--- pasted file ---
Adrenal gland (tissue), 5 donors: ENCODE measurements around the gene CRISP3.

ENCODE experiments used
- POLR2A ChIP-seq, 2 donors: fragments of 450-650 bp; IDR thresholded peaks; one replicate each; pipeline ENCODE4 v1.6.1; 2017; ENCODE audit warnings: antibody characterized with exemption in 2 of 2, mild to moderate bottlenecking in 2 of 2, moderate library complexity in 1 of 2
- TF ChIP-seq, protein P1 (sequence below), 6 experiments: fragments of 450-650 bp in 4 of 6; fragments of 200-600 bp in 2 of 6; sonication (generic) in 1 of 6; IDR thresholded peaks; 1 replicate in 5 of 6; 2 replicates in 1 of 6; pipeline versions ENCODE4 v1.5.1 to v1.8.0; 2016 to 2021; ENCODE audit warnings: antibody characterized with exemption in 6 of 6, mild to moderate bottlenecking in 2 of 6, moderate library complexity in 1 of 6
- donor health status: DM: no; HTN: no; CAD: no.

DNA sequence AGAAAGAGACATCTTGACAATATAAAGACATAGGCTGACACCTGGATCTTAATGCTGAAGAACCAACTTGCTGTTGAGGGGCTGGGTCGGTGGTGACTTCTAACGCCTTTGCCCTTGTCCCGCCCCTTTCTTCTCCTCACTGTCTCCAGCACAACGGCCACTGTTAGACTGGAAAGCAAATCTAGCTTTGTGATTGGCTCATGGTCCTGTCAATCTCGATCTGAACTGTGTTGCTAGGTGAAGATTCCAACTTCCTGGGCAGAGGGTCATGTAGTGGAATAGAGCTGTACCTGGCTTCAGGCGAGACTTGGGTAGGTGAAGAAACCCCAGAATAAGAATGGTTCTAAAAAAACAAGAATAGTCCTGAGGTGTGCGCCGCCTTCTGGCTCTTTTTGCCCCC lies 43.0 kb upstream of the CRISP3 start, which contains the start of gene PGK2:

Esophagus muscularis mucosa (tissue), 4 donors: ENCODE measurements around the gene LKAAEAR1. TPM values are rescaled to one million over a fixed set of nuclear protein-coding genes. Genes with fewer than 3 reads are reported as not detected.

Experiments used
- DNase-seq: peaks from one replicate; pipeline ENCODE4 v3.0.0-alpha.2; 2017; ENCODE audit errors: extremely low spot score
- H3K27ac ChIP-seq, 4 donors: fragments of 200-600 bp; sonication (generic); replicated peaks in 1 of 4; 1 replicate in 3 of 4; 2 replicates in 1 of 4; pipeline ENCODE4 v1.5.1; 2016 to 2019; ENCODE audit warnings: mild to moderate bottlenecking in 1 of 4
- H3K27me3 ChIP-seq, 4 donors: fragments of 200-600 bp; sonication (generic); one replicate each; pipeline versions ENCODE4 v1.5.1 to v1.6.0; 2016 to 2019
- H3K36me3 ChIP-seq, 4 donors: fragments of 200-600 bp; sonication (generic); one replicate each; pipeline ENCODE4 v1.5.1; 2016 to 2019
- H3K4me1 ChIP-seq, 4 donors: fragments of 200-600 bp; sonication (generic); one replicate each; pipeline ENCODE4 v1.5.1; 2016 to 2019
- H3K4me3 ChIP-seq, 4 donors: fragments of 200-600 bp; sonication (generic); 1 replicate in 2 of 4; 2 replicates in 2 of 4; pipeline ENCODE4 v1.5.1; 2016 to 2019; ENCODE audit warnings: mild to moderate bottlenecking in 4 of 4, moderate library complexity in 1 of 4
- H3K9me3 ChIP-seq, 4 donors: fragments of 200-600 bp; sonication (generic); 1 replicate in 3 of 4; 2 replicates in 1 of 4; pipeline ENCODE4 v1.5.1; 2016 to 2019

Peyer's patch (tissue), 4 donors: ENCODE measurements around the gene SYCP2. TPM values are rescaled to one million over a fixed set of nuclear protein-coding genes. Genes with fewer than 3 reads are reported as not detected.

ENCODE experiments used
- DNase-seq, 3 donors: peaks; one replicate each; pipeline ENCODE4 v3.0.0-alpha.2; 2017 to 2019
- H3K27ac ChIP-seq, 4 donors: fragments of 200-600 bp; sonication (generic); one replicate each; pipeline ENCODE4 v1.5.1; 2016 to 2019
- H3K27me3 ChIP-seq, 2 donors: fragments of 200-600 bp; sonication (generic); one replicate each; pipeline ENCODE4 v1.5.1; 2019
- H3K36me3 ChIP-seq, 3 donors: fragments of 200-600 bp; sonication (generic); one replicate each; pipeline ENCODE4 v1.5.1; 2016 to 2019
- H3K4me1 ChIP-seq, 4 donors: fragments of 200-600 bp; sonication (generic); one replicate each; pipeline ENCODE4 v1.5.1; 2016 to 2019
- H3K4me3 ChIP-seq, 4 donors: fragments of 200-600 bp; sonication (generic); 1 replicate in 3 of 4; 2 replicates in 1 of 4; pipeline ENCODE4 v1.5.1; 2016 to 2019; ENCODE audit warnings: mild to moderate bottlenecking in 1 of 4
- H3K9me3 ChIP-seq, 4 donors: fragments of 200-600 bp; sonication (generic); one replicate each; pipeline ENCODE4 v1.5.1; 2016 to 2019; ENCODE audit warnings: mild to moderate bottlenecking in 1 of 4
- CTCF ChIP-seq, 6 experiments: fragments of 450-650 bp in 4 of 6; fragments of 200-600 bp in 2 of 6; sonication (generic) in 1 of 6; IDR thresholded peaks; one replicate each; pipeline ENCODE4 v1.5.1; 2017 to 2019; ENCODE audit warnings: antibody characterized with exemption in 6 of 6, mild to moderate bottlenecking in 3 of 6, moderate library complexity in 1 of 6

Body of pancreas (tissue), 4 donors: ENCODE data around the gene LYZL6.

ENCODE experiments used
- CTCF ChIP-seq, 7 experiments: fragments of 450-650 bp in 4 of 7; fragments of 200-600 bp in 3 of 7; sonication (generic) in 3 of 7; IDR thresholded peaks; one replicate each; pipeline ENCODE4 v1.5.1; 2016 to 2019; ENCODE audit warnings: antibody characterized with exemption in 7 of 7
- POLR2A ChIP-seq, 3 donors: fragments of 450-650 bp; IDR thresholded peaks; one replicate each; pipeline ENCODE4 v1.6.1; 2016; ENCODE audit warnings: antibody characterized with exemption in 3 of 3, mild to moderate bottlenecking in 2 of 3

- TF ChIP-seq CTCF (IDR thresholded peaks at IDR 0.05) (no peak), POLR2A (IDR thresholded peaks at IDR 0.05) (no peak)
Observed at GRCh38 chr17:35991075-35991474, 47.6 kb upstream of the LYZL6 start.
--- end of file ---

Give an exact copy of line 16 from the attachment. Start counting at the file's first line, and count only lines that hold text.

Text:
Peyer's patch (tissue), 4 donors: ENCODE measurements around the gene SYCP2. TPM values are rescaled to one million over a fixed set of nuclear protein-coding genes. Genes with fewer than 3 reads are reported as not detected.